Newer versions of the Prilex point-of-sale malware can block secure, NFC-enabled contactless credit card transactions, forcing consumers to insert credit cards which are then stolen by the malware.

On a payment terminal, contactless transactions use NFC (Near Field Communication) chips embedded in credit cards and mobile devices to make proximity payments via credit cards, smartphones or even connected watches.

They are very convenient and their popularity has exploded since the COVID-19 pandemic, with over $34.55 billion in contactless transactions registered in 2021.

However, the use of NFC chips in credit cards has made it harder for point-of-sale (PoS) malware to steal credit card information, leading threat actors to develop new methods to steal your payment information.

Kaspersky, closely tracking the Prilex PoS malware, reports seeing at least three new variants in the wild, with version numbers 06.03.8070, 06.03.8072 and 06.03.8080, first released in November 2022.

These new variants introduce a new feature that prevents payment terminals from accepting contactless transactions, requiring customers to insert their cards.

Additionally, in September 2022, Kaspersky reported that Prilex added EMV cryptogram generation to evade transaction fraud detection and to perform “ghost transactions” even when the card is protected by CHIP and PIN technology.

Block and Steal

When the new Prilex feature is activated, it blocks contactless transactions and displays a “Contactless error, insert your card” error on the payment terminal.

This forces the victim to complete the transaction by inserting a credit card, which makes it easier to enter the card information through the payment terminal.

Error generated by Prilex on the PoS
Error generated by Prilex on the PoS (Kaspersky)

The malware uses a rule-based file to determine whether to block a transaction based on whether or not it detects NFC usage.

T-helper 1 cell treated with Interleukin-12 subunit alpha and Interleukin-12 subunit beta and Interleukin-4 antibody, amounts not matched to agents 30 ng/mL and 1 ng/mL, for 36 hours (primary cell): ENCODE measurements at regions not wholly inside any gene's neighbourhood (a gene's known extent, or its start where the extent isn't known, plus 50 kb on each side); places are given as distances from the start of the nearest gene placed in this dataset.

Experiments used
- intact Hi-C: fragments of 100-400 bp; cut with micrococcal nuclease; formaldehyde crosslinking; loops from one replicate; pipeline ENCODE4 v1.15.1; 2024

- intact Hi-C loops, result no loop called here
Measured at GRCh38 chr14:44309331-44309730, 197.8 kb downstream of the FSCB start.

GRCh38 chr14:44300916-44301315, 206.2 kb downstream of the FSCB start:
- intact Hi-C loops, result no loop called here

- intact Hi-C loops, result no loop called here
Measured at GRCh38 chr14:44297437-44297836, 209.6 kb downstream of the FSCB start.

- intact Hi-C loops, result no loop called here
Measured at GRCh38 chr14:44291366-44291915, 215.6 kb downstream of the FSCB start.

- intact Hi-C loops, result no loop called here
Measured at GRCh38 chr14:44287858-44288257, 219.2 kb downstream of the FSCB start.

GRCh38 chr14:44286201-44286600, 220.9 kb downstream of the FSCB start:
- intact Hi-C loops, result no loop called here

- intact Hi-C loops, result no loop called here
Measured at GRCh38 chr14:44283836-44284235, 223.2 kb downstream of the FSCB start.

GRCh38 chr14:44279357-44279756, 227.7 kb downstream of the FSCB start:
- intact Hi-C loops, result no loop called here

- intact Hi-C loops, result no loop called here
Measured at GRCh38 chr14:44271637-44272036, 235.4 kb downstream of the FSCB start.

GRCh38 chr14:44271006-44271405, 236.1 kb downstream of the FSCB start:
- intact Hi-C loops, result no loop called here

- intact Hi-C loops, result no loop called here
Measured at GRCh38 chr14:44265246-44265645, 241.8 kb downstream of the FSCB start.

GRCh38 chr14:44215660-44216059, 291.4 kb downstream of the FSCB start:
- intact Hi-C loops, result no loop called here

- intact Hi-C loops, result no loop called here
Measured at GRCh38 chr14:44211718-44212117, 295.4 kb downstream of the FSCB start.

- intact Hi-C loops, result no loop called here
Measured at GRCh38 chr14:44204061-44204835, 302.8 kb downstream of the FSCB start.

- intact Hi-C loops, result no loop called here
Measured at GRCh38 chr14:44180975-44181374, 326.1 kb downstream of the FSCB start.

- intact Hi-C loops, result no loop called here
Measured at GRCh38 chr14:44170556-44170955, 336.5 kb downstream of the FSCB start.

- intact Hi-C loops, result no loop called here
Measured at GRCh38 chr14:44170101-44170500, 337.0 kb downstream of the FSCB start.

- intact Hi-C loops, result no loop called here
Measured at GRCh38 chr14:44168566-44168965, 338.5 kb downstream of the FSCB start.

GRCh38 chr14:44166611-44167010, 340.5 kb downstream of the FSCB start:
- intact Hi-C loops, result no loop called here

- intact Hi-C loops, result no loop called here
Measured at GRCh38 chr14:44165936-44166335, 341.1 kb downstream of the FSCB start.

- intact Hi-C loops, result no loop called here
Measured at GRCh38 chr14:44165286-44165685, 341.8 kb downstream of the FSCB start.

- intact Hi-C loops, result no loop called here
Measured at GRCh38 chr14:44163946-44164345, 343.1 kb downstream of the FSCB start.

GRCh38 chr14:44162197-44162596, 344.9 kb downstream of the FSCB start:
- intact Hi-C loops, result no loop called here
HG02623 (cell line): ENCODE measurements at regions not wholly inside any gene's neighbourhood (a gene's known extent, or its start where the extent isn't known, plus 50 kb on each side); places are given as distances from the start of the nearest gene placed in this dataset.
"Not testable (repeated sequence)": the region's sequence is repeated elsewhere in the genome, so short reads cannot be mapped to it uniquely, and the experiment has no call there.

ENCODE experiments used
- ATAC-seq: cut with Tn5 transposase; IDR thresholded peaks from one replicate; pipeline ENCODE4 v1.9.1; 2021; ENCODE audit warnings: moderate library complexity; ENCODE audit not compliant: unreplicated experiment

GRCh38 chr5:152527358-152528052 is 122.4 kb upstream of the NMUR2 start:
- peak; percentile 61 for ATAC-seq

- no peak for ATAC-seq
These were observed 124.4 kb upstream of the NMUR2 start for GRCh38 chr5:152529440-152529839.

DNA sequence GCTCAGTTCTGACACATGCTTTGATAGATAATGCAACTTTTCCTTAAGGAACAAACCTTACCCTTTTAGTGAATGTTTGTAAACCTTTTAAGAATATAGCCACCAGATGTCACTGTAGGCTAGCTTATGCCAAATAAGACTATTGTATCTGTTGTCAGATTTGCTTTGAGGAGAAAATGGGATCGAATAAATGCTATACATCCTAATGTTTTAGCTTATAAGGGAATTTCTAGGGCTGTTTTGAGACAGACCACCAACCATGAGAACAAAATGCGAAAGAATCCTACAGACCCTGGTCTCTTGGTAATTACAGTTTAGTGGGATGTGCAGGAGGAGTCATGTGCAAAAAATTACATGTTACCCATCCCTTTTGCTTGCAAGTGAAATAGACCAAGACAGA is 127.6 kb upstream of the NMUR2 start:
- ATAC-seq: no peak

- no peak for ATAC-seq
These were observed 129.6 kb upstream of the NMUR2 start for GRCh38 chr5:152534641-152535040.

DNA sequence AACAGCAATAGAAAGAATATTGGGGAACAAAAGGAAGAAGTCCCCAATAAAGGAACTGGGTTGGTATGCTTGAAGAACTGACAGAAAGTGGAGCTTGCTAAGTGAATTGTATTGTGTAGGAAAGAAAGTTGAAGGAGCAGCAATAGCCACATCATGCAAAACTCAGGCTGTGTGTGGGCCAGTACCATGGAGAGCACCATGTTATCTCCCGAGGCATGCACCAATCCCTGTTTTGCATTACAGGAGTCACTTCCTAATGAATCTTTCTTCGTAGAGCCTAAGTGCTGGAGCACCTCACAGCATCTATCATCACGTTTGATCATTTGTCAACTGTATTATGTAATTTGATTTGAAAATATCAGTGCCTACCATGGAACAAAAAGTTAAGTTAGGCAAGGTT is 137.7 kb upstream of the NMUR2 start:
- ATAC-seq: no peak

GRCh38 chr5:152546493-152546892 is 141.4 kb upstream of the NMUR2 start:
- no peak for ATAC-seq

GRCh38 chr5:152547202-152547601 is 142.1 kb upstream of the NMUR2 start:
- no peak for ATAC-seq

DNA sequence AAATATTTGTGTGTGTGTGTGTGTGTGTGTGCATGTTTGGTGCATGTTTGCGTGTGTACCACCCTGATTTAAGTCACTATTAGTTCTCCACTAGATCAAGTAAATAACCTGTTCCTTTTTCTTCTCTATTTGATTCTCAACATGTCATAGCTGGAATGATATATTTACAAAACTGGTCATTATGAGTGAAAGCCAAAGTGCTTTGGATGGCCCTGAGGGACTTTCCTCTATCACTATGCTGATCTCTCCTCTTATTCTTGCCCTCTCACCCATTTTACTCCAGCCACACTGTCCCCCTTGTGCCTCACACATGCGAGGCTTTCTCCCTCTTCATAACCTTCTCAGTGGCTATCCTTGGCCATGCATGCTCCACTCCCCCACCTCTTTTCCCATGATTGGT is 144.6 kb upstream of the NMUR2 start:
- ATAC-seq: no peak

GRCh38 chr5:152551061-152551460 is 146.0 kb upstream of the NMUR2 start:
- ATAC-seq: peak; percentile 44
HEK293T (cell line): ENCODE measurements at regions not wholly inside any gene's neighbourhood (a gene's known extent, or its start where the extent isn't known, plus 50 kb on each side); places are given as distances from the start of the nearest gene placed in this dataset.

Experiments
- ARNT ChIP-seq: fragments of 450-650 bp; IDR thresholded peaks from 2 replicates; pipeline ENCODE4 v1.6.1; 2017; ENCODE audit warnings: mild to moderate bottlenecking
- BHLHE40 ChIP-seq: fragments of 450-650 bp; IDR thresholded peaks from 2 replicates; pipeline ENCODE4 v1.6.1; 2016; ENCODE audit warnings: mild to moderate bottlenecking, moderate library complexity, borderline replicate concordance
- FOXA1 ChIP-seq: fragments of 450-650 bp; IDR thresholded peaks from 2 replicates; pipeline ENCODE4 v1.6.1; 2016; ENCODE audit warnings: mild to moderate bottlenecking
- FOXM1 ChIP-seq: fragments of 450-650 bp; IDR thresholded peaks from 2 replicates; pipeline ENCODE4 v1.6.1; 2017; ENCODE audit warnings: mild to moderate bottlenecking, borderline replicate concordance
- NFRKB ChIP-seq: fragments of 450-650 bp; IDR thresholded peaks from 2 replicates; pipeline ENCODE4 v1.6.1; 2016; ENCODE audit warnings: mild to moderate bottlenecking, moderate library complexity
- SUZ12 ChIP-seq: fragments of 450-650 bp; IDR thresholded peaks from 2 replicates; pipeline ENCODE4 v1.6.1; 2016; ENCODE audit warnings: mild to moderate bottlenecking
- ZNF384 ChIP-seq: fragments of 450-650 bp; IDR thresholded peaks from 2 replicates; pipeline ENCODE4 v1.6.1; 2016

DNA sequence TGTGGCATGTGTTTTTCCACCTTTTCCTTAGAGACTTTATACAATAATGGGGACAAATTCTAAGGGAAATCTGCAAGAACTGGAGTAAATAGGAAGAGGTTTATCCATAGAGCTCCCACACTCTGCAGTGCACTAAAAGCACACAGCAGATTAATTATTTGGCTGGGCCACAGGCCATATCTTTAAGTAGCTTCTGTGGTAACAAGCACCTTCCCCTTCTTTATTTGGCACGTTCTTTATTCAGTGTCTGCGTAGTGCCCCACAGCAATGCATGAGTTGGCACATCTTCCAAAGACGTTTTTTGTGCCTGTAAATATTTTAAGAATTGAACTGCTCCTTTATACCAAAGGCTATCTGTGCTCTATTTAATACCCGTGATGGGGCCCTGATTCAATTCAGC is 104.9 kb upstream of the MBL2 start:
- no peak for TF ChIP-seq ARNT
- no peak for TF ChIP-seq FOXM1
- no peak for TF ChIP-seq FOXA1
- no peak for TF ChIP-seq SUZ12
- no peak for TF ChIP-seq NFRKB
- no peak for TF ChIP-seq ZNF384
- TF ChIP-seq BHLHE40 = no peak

Rules file referencing NFC blocking
Rules file referencing NFC blocking (Kaspersky)

Prilex operators block NFC transactions because these generate a unique ID or card number that is only valid for a single transaction, so if this data is stolen, it would not be useful for scammers.

Once the credit card data is captured, Prilex operators use techniques seen in previous versions, such as cryptogram manipulation and “GHOST transaction” attacks.

Another cool new feature first seen on the latest Prilex variants is the ability to filter out unwanted cards and only capture data from specific vendors and tiers.

“These [filtering] rules can block NFC and capture card data only if the card is Black/Infinite, Corporate or another level with a high transaction limit, which is much more attractive than standard credit cards with a low balance/limit”, explains Kaspersky in the report.

Beneficiaries have limited means to protect themselves against PoS malware like Prilex, as there is no way to know if a payment terminal might be infected.

Standard security measures include avoiding paying on terminals with visible signs of tampering, avoiding using public WiFi to access financial accounts without a VPN, or not validating transaction details before and after. its completion.

Additionally, it is essential to regularly monitor financial statements to identify any potentially fraudulent transactions or charges that should be reported to the card issuer immediately.


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